In reaching its conclusion as to the ambit of the clause, the Court recognised that such would extend cover beyond the scope previously granted by the London cargo market. However, the Court noted that the market is renowned for expanding cover where brokers seek terms on behalf of clients and whilst the TPC was unusual and unique, it was presented and agreed to by Underwriters.
Non-disclosure and misrepresentation
The Underwriters argued that (developing the terms of s.18 Marine Insurance Act), Edge ought to have disclosed not only the new TPC wording but also explained the nature of the unusual risk (effectively, trade credit) to which it gave rise. They also argued the same was true of the NAC.
Underwriters asserted that, in broad terms, the marine market operates on a repeat-business basis – risks are ostensibly similar, as is the policy wording adopted. The Judge accepted that the TPC amounted to a “material” clause given the prospect of it increasing risk for a prudent Underwriter. However, where the TPC wording had been inserted at an early stage in the renewal, and the wording had been available to Underwriters they therefore knew, or ought to have known the terms to which they had signed and agreed. As if any reinforcement were needed, the Court noted that “It is a remarkable feature of the case that, despite a large number of underwriters writing this risk, and despite a large number of peer reviews, no-one involved on the defendants’ side raised any questions about the …TPC”.
Non-disclosure of the NAC
Whilst the focus of Underwriters’ challenges was upon the alleged non-disclosure of the TPC, they also argued that the NAC was unusually restrictive – since it prevented avoidance for anything other than fraudulent non-disclosures or fraudulent misrepresentations. Such a restrictive clause, Underwriters argued, should have been expressly disclosed such that the Bank could not rely upon it to prevent avoidance. The Bank and Edge contended that, where there had been no allegation of fraud against the Bank, such provided a complete defence to the avoidance case.
Adopting a similar approach to its consideration of the TPC, the Court concluded that the NAC was clear, comprehensive and appeared within a document which had been reviewed and signed by multiple Underwriters. The clear ambit was that any avoidance had to be founded upon fraudulent non-disclosures or fraudulent misrepresentations and that, absent such an allegation, the defences of non-disclosure and misrepresentation would fail.
Further, in any event, the Court found that Underwriters had affirmed the validity of the 2016-17 Policy by filing their original Defence and Counterclaim without raising an avoidance case nor reserving their rights to do so.
Three of the subscribing Underwriters alleged that Edge had misrepresented the terms of cover to them as being “as expiry”, despite the following market being unaware of the 2015 endorsement (first introducing the TPC) which had been signed by the slip Lead alone. On the facts, the Court concluded that two of the three Underwriters would not have written the 2016-17 Policy on the terms they did absent such misrepresentation. By contrast, the third Underwriter had read a version of the Policy containing both TPC and NAC and was, therefore, bound by their terms.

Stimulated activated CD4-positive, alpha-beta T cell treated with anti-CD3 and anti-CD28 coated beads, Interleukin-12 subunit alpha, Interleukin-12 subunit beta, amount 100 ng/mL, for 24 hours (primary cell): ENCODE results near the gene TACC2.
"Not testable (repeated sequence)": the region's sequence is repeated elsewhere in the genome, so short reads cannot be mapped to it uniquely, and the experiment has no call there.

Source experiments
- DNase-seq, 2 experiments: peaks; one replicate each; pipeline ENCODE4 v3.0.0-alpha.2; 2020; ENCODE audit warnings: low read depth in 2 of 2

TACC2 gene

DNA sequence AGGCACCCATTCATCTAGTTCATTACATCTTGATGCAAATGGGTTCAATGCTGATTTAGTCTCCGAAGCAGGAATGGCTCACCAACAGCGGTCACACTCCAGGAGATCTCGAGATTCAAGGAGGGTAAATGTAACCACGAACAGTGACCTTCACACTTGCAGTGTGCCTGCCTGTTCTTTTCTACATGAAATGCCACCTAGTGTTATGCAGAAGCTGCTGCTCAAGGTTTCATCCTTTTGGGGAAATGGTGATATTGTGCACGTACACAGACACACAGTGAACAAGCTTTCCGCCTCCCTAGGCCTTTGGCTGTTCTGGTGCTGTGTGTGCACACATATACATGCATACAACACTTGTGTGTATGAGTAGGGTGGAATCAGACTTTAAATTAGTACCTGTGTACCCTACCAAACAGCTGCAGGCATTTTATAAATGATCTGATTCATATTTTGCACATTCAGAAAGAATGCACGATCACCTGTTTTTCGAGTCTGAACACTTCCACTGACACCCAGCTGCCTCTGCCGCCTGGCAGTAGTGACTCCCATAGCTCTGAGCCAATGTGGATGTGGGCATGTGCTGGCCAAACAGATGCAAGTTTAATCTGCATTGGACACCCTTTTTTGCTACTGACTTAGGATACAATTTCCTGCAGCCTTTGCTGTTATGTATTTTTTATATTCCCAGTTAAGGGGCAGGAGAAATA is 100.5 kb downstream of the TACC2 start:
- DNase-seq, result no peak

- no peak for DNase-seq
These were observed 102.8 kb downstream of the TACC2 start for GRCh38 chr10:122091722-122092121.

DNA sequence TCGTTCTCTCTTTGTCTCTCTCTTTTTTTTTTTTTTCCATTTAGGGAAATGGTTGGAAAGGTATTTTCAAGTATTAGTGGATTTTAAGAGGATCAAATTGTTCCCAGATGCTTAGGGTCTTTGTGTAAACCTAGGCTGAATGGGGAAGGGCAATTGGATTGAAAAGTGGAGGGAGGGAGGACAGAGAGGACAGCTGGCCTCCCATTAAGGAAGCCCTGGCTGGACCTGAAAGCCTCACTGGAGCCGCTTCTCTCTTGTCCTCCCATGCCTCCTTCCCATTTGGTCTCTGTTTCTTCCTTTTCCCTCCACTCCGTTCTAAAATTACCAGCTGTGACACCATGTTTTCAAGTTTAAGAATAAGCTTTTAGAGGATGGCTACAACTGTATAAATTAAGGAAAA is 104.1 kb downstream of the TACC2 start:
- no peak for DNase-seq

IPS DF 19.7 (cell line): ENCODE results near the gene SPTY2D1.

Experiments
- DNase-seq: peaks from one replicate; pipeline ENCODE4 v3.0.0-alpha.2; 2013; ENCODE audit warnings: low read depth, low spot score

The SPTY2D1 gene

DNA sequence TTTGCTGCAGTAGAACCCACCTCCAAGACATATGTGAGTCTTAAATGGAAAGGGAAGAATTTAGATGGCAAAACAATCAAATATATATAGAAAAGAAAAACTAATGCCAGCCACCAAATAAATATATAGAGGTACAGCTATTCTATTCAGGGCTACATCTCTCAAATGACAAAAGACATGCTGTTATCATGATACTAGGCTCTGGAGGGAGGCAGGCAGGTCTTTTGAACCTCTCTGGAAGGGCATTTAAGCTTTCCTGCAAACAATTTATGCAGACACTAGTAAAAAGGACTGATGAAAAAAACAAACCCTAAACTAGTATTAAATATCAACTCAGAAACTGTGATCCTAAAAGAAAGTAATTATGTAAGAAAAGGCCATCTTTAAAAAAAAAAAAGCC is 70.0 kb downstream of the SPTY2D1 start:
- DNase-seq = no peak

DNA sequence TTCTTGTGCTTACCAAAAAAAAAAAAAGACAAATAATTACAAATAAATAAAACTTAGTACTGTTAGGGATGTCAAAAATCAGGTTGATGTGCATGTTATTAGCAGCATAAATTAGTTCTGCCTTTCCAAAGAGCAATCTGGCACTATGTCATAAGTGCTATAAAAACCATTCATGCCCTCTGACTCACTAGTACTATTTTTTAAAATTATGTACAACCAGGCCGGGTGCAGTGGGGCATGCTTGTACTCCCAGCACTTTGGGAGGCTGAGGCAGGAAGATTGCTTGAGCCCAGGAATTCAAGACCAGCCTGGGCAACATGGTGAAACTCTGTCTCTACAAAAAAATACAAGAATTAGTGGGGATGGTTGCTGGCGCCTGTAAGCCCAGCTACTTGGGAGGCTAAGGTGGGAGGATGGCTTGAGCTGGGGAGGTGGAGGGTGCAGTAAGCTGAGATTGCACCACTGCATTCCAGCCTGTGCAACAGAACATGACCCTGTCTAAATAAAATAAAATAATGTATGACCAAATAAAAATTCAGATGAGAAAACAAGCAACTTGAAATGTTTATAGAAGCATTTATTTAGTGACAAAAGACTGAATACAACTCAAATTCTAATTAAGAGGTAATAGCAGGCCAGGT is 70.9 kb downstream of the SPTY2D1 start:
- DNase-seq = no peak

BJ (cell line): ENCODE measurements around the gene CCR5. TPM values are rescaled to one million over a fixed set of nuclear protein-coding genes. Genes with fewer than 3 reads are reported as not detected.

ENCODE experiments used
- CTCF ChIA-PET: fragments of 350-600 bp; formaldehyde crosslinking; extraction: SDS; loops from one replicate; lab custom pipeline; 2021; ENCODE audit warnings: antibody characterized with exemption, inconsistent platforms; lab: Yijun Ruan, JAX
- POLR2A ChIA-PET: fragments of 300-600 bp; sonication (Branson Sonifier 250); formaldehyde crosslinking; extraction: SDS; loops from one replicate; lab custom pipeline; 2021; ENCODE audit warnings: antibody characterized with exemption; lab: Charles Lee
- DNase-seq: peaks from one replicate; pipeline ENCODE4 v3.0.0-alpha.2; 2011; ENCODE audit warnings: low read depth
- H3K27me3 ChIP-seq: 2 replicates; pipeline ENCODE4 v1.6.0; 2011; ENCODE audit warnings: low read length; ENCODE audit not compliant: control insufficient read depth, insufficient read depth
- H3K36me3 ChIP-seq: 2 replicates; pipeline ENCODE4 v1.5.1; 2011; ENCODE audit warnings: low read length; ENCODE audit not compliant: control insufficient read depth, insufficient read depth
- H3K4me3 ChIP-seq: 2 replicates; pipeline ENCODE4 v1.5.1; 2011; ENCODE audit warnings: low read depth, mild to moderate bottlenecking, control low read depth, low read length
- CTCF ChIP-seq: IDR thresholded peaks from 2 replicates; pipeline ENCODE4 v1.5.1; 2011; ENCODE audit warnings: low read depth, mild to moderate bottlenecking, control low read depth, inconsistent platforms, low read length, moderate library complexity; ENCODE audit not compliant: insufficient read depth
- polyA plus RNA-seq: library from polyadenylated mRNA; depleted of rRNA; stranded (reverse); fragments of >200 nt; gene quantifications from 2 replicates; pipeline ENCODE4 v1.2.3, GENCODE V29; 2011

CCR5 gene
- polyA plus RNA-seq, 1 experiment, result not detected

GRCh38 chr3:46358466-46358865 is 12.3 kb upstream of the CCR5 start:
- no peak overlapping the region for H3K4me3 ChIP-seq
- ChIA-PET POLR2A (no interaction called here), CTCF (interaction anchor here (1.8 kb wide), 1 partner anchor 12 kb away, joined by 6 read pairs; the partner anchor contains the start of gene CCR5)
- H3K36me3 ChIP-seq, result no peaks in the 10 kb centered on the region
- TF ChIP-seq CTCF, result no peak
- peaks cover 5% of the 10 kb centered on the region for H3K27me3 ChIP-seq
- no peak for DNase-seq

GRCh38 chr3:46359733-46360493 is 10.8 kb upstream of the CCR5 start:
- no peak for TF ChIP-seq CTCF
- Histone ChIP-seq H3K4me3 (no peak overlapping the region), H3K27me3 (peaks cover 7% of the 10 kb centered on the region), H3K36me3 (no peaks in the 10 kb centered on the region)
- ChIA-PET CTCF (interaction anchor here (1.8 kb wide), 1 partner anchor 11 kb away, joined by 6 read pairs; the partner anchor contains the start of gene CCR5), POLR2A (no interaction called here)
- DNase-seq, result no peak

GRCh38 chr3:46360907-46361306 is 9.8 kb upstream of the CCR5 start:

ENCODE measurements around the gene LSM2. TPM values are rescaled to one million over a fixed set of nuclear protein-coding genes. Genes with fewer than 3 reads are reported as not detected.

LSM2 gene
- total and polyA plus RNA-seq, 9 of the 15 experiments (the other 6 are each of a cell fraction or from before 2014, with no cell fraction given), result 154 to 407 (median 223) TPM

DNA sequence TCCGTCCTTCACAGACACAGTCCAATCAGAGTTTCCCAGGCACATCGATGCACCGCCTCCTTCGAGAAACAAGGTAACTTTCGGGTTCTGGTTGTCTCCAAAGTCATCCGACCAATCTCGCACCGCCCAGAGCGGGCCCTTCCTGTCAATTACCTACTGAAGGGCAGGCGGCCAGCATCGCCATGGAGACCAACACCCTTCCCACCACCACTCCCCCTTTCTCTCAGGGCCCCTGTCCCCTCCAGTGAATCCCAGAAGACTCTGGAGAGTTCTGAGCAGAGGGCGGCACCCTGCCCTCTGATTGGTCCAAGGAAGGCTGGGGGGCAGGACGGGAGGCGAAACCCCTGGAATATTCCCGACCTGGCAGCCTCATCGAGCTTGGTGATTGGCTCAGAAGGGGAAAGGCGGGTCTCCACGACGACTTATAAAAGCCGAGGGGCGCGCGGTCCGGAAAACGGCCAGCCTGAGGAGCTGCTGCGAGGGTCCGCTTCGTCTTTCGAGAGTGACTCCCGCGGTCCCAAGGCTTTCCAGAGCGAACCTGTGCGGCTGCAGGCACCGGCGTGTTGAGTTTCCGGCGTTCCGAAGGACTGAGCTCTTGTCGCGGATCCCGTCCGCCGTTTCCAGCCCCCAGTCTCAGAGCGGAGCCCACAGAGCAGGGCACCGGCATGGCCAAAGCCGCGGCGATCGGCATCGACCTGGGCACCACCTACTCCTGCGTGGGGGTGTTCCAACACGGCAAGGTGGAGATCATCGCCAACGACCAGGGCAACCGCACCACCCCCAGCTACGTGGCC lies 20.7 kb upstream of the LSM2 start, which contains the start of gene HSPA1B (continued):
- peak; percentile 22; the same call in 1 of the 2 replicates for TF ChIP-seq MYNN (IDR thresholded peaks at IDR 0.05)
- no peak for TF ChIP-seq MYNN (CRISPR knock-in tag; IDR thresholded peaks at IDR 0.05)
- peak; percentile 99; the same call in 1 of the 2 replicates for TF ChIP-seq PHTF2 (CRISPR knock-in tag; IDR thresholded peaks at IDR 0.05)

Duties owed by Edge
Given the nature of the estoppel, rectification and collateral contract defences raised by Underwriters to the Bank’s claim, the Bank brought a claim against Edge that, to the extent any of those defences succeeded, it was (and had been) incumbent upon Edge to explain the TPC to Underwriters at renewal. Where two of the Underwriters had succeeded on the basis of inducement, Edge was liable for losses flowing from the resultant lack of cover. However, the Court also had to consider whether, and if so to what extent, the Bank’s unrecovered costs would be payable by Edge.
In assessing this aspect, the Court had to determine Edge’s liability to the Bank for failing to obtain cover which did not, incontrovertibly, accord with the Bank’s requirements and placed the Bank at unreasonable risk of litigation.
The Bank asserted that Edge’s duties in relation to the broking of the risk included obligations: (i) not to broke a clause that the broker did not understand or for a client whose insurance needs the broker did not understand; (ii) to use in-house expertise and advise the client (the Bank) to seek specialist advice; (iii) to take all reasonable steps to ensure that the effect of the cover obtained was clear; (iv) to communicate the client’s requirements for cover clearly to the Underwriter; and (v) to take reasonable care to ensure that there was a fair presentation of the risk, including asking questions of the client to elicit material information.